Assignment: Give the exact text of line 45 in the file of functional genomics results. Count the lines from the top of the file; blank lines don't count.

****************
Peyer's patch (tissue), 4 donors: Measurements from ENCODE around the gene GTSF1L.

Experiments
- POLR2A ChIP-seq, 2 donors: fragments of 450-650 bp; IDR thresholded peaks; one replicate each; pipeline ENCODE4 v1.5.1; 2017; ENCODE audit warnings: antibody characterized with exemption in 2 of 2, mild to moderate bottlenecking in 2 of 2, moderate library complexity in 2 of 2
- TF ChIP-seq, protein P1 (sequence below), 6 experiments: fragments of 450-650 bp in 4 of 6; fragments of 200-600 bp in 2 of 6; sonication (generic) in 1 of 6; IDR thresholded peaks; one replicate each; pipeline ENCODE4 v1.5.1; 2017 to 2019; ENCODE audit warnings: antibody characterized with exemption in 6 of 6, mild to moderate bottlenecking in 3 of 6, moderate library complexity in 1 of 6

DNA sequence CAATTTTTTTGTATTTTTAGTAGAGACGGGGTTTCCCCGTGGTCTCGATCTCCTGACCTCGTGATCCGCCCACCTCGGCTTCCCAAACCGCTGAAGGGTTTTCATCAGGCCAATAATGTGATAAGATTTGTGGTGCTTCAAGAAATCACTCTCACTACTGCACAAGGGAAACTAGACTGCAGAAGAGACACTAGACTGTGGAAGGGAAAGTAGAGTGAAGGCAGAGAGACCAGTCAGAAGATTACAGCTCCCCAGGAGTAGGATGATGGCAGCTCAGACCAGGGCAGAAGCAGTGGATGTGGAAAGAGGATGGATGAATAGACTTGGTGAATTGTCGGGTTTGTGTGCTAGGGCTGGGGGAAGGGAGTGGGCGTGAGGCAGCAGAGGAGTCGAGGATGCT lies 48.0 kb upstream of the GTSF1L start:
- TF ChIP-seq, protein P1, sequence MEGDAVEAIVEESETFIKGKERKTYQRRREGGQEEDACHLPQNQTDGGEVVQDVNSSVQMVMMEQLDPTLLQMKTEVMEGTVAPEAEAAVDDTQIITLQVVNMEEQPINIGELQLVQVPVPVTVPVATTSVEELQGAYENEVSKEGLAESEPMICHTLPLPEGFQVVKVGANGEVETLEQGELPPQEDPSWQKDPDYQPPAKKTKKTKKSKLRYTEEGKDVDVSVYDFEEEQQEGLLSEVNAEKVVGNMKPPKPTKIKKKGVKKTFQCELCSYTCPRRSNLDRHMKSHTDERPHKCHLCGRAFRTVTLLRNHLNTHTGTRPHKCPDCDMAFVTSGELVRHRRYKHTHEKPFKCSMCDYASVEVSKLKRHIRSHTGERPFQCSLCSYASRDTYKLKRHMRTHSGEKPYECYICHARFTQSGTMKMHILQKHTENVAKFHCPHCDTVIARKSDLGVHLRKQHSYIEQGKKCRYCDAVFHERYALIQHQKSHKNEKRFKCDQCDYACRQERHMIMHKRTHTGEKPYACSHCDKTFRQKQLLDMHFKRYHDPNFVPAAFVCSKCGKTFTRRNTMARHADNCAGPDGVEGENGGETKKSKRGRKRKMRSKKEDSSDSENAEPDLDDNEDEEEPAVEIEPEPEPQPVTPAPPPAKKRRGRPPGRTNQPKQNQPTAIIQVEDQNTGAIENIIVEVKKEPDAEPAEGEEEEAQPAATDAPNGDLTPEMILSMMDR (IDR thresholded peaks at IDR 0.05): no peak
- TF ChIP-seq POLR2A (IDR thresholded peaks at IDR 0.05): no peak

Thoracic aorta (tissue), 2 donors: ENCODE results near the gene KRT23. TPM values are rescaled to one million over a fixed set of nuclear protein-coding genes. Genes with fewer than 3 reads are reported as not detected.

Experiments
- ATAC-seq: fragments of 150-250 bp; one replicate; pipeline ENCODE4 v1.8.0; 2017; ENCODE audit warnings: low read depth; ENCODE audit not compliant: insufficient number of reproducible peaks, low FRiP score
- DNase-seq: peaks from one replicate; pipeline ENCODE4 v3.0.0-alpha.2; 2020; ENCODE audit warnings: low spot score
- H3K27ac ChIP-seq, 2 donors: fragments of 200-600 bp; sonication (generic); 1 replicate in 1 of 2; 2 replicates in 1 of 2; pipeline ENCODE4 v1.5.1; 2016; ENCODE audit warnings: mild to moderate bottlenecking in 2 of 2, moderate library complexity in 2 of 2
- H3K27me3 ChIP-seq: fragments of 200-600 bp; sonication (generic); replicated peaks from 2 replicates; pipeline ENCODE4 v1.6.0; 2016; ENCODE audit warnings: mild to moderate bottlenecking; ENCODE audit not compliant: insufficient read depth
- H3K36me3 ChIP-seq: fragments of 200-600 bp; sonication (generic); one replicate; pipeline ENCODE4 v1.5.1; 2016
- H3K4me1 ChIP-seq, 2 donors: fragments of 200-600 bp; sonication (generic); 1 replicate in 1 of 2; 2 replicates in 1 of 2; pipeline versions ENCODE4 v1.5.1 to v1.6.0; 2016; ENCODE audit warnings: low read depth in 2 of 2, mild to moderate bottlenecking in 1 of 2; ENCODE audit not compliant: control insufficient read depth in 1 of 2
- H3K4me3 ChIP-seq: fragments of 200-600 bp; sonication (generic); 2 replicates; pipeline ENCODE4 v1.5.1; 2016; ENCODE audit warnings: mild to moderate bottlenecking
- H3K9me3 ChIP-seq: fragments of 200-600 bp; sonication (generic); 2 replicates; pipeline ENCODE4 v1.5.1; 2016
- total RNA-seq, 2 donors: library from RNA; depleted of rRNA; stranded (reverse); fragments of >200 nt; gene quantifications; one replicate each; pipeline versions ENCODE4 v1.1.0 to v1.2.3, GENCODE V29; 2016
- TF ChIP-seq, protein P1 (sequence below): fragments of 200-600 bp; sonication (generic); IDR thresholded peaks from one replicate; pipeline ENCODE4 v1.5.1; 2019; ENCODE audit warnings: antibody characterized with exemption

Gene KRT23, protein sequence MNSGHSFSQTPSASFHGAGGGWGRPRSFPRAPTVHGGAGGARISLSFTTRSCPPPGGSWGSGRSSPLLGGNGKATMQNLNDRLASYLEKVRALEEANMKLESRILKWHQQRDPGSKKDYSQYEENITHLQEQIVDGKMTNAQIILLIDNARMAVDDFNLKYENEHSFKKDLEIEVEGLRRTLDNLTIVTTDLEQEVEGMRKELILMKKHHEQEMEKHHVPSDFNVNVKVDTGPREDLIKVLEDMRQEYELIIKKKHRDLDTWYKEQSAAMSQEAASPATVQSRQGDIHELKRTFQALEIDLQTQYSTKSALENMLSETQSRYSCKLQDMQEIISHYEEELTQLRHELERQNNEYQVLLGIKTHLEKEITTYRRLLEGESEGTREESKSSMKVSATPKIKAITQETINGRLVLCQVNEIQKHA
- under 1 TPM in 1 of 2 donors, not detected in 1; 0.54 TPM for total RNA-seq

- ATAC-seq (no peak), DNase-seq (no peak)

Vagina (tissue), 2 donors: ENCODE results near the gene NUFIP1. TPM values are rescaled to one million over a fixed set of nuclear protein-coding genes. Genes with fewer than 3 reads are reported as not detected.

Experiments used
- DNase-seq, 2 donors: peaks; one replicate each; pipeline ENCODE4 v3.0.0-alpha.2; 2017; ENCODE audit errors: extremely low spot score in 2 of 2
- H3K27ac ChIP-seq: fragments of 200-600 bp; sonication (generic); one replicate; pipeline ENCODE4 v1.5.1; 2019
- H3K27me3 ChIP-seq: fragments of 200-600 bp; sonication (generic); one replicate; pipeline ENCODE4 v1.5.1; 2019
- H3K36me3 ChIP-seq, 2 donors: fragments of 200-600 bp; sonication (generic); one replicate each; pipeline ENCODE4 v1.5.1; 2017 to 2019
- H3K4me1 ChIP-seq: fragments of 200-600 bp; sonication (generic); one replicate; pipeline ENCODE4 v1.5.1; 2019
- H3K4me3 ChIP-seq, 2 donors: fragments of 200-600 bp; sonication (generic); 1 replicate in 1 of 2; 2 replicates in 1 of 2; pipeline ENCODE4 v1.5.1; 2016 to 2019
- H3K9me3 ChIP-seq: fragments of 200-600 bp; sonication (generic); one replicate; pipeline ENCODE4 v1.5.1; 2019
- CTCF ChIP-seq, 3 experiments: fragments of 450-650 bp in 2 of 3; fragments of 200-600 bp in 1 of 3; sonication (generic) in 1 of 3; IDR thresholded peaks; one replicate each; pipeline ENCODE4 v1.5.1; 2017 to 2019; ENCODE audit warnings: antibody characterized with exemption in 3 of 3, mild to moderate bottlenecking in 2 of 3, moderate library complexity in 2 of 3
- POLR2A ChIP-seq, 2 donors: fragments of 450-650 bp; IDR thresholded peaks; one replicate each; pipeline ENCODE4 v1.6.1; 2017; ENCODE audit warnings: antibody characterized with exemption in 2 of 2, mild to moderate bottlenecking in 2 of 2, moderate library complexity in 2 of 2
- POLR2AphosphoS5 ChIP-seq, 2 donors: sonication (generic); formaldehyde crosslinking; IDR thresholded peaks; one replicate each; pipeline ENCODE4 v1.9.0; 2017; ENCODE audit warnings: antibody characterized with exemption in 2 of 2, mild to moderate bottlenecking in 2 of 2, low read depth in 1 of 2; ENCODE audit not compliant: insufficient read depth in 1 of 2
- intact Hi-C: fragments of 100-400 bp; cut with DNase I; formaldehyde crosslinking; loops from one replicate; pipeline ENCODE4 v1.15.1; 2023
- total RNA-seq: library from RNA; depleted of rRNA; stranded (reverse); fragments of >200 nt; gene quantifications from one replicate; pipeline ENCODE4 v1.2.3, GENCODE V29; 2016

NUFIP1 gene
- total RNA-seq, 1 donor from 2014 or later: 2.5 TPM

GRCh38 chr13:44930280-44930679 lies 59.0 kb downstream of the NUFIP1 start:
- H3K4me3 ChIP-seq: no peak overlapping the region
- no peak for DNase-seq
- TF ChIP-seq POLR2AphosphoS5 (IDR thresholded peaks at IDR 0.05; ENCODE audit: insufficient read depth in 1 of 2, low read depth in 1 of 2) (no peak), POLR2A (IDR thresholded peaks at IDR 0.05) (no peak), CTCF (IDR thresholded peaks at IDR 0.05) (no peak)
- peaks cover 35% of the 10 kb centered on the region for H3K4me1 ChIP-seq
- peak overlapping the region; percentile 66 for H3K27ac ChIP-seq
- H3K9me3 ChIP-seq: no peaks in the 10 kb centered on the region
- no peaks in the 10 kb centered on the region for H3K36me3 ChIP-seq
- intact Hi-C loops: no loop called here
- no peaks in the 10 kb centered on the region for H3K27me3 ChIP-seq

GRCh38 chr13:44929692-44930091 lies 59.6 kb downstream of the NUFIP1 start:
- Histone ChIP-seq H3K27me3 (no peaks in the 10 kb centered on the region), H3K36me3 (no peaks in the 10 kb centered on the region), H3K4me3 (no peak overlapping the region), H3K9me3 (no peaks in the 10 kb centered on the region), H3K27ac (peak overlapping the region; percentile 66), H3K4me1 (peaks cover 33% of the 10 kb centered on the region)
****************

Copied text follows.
- H3K9me3 ChIP-seq: no peaks in the 10 kb centered on the region